When recording music or audio, the equipment you use can affect the outcome of your production. This is necessary for capturing a clear and crisp sound so that the result is natural and doesn’t need to be overprocessed or edited to fix mistakes.
Thus, choosing the right microphone is key for all types of guitars and vocals whether it’s singing or speaking. The same rules will still apply because you’ve got to consider your recording environment, presets, volume, and even budget in all cases. So, before you start your session, be aware of what mic you’ll need.
Here’s how to choose recording microphones for guitars and vocals.
Studio And Home Vocals
When recording singing vocals in a professional studio or a home studio, your choice should be based on the vocal performance and your environment. This is because microphones are built for different purposes and varying styles of vocal recording. The first type of microphone to consider choosing is condenser microphones created to capture sound at higher frequencies thanks to their front plate, capacitor, and light framing.
Condenser microphones are the preferred recording microphones for in-studio and home vocals because they’re highly sensitive to sound and can record minute details and accuracies of the vocals. This means it can capture small intricacies, breaths, intonations, and the finer tone of your voice. As such this option is best when recording at soft singing or speaking volume levels to produce dry isolated vocals. When used with a pop filter and a very quietly treated room, you can record vocals to music, podcast, and audio-book industry standards and modern professional vocalists.
Live music and spoken word are still popular types of music albums for vocalists to record and thus manufacturers created microphones that cater to this. In this case, you’ll need to choose a versatile microphone that can balance the recording of your voice with the volume of the instruments as well as other ambient sounds in the room or a lot of background noise.
This is why many professional vocalists prefer using dynamic microphones because they’re made to handle very high volumes without distorting the sound. They also aren’t as sensitive as condenser noise and can block out sound from certain directions depending on their polarity pattern. Additionally, many rock and metal music vocalists tend to record with dynamic mics even in the studio because of their ability to pick up mid-range frequencies and tons of yelling and growling into the mic that’s common in this music genre.
Acoustic Or Electric Guitar
Fortunately, most music and audio industry experts regard guitars as the easier side of instrument recording. Due to this, you’ll most likely have a wider choice and flexible range to choose from for your guitar. Furthermore, just as similar to recording vocals, the best choice should also be based on the type of sound you’re trying to capture and the sound that the instrument creates. You can get away with using a condenser mic for lighter and less noisy electrical music genres such as when recording blues guitar licks for instance.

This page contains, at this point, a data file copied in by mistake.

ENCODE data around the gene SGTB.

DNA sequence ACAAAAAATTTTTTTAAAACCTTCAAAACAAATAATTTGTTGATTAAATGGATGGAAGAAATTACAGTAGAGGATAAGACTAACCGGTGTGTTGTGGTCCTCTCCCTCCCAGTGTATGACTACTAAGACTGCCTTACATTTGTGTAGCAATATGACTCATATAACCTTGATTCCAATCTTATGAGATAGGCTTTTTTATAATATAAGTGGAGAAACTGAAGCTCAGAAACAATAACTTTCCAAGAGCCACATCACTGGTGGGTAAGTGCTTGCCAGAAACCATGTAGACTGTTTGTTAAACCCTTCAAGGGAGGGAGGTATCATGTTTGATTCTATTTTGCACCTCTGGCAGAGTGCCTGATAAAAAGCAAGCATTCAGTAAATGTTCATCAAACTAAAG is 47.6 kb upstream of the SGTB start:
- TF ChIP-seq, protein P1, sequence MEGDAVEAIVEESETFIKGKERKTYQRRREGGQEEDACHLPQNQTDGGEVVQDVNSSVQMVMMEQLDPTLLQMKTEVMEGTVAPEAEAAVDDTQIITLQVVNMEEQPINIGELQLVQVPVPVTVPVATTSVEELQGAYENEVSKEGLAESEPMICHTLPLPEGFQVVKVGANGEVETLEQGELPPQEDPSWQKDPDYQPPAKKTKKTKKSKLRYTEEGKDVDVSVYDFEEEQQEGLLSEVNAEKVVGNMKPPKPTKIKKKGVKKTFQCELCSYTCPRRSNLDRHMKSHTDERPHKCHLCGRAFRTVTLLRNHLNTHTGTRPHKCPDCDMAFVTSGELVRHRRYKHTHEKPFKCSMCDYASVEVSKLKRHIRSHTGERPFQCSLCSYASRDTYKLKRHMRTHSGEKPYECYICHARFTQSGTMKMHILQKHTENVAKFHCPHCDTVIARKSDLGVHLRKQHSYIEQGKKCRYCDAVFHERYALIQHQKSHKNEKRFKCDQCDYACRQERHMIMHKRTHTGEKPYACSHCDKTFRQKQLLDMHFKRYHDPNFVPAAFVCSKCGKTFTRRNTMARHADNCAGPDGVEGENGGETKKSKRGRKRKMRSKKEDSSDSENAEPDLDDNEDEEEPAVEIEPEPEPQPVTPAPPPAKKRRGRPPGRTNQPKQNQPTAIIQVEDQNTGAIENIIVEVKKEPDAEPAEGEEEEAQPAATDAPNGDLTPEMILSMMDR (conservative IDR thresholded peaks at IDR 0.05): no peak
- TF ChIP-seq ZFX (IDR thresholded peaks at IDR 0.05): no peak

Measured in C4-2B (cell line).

Acoustic guitars record well with ribbon microphones or condenser mics with large diaphragms. The ribbon mics are more old-fashioned and can be on the pricey side but are excellent for recording natural, crisp, and silky country guitar sounds. If you’re going for pop-punk rock music feel with your electric guitar, then a dynamic microphone will serve you well. This is especially if you’re adding it to a mix as it can better block out unwanted sounds and enhance the sound of the guitar.
For live guitar recording, you have the option of choosing either a dynamic or condenser microphone or even combining them both to record different sections of a song. If you’re going to use a condenser mic for parts of the music that have a guitar solo, for instance, make sure it’s one with a cardioid polaroid pattern. These unidirectional mics will pick up sound from one part of the microphone such as the front only.
Otherwise, if you’re aiming for a live recording with a more rounded and full-volume sound capture, you can opt for an omnidirectional one. Just keep it in mind when choosing your microphone and other hardware to consider volume levels created by the amps that your guitar will be plugged into when recording live as this will affect the sound quality picked up by the microphone. When in doubt for either the acoustic, electric, or base live recording, then a sturdy dynamic mic should be the default.
There are three types of recording microphones for you to choose from: a condenser, dynamic, and ribbon microphone. Each one is built for a different purpose in terms of sound capture, noise reduction, and sonic sensitivity. You can choose the best one for you based on your music and recording style.
Go for a condenser or ribbon mic if you prefer soft and regular volume recordings. For loud and live recordings, dynamic mics are hard to beat. You’ll know that you’ve chosen the best mic for your needs when you can use it with ease and it helps you produce the sound you were aiming for.